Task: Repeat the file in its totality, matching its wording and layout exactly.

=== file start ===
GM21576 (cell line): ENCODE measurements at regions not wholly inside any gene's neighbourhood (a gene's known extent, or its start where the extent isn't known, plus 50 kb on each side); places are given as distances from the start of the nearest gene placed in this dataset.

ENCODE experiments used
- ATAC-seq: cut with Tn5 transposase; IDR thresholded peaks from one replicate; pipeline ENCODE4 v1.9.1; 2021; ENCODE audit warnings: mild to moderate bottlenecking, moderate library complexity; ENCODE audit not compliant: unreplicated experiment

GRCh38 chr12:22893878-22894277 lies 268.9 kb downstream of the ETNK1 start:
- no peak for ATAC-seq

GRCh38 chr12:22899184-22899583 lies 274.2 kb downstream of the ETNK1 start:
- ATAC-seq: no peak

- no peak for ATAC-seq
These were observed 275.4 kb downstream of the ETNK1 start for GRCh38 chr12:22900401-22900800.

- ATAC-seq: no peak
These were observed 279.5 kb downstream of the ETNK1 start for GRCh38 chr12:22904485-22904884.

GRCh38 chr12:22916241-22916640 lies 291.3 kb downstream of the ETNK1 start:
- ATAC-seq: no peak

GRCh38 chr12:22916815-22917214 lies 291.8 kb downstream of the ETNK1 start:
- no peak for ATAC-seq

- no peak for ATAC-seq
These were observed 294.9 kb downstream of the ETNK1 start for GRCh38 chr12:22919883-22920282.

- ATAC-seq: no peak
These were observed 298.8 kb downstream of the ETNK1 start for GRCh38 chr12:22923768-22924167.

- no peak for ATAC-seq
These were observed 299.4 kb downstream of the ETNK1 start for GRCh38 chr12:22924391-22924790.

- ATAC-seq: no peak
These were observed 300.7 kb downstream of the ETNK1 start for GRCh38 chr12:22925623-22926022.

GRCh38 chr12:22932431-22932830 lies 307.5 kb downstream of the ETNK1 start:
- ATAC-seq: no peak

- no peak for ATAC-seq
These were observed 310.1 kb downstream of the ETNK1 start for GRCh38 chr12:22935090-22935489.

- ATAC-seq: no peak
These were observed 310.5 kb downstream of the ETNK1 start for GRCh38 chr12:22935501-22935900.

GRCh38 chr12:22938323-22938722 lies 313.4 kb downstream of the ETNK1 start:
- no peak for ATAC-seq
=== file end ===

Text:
GM21576 (cell line): ENCODE measurements at regions not wholly inside any gene's neighbourhood (a gene's known extent, or its start where the extent isn't known, plus 50 kb on each side); places are given as distances from the start of the nearest gene placed in this dataset.

ENCODE experiments used
- ATAC-seq: cut with Tn5 transposase; IDR thresholded peaks from one replicate; pipeline ENCODE4 v1.9.1; 2021; ENCODE audit warnings: mild to moderate bottlenecking, moderate library complexity; ENCODE audit not compliant: unreplicated experiment

GRCh38 chr12:22893878-22894277 lies 268.9 kb downstream of the ETNK1 start:
- no peak for ATAC-seq

GRCh38 chr12:22899184-22899583 lies 274.2 kb downstream of the ETNK1 start:
- ATAC-seq: no peak

- no peak for ATAC-seq
These were observed 275.4 kb downstream of the ETNK1 start for GRCh38 chr12:22900401-22900800.

- ATAC-seq: no peak
These were observed 279.5 kb downstream of the ETNK1 start for GRCh38 chr12:22904485-22904884.

GRCh38 chr12:22916241-22916640 lies 291.3 kb downstream of the ETNK1 start:
- ATAC-seq: no peak

GRCh38 chr12:22916815-22917214 lies 291.8 kb downstream of the ETNK1 start:
- no peak for ATAC-seq

- no peak for ATAC-seq
These were observed 294.9 kb downstream of the ETNK1 start for GRCh38 chr12:22919883-22920282.

- ATAC-seq: no peak
These were observed 298.8 kb downstream of the ETNK1 start for GRCh38 chr12:22923768-22924167.

- no peak for ATAC-seq
These were observed 299.4 kb downstream of the ETNK1 start for GRCh38 chr12:22924391-22924790.

- ATAC-seq: no peak
These were observed 300.7 kb downstream of the ETNK1 start for GRCh38 chr12:22925623-22926022.

GRCh38 chr12:22932431-22932830 lies 307.5 kb downstream of the ETNK1 start:
- ATAC-seq: no peak

- no peak for ATAC-seq
These were observed 310.1 kb downstream of the ETNK1 start for GRCh38 chr12:22935090-22935489.

- ATAC-seq: no peak
These were observed 310.5 kb downstream of the ETNK1 start for GRCh38 chr12:22935501-22935900.

GRCh38 chr12:22938323-22938722 lies 313.4 kb downstream of the ETNK1 start:
- no peak for ATAC-seq